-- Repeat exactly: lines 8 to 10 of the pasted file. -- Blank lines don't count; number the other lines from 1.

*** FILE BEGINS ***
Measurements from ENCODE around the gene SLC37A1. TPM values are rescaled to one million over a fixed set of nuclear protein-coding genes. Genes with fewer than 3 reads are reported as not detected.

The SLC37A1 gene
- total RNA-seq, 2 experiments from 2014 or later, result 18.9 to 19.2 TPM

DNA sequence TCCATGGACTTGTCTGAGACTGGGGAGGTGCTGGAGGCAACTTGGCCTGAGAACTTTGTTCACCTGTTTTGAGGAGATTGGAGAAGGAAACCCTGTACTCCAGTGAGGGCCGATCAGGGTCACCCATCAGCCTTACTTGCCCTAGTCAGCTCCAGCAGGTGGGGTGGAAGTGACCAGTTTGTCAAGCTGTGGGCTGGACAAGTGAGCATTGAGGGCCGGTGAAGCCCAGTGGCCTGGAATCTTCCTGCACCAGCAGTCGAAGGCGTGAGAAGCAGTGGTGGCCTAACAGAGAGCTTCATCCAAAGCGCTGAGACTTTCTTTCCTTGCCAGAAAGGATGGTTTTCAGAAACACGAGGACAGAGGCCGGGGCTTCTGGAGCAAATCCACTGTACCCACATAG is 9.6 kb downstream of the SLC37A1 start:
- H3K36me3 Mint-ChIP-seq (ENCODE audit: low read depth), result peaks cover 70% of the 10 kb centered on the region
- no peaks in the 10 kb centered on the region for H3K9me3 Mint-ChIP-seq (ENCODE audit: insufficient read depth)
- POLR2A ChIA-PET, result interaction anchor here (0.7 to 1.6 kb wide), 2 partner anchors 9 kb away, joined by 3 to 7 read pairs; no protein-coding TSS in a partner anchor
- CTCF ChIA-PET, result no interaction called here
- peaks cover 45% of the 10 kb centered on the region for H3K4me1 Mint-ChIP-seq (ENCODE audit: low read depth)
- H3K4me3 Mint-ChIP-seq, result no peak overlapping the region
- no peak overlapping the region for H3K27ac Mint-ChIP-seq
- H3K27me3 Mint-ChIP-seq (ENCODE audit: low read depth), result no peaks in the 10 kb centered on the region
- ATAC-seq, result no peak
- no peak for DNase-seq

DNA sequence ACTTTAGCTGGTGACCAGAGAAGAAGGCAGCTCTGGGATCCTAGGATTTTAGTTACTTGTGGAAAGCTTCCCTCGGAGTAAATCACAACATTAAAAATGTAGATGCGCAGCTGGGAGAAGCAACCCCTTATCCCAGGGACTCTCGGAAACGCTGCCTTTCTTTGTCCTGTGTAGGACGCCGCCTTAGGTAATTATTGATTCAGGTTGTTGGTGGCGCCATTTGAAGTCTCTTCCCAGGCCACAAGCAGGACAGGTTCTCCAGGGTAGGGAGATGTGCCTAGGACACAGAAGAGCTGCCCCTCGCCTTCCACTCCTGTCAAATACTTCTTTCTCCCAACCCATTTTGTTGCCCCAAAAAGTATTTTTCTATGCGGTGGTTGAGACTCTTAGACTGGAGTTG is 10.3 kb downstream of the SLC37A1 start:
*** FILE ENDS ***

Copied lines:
- CTCF ChIA-PET, result no interaction called here
- peaks cover 45% of the 10 kb centered on the region for H3K4me1 Mint-ChIP-seq (ENCODE audit: low read depth)
- H3K4me3 Mint-ChIP-seq, result no peak overlapping the region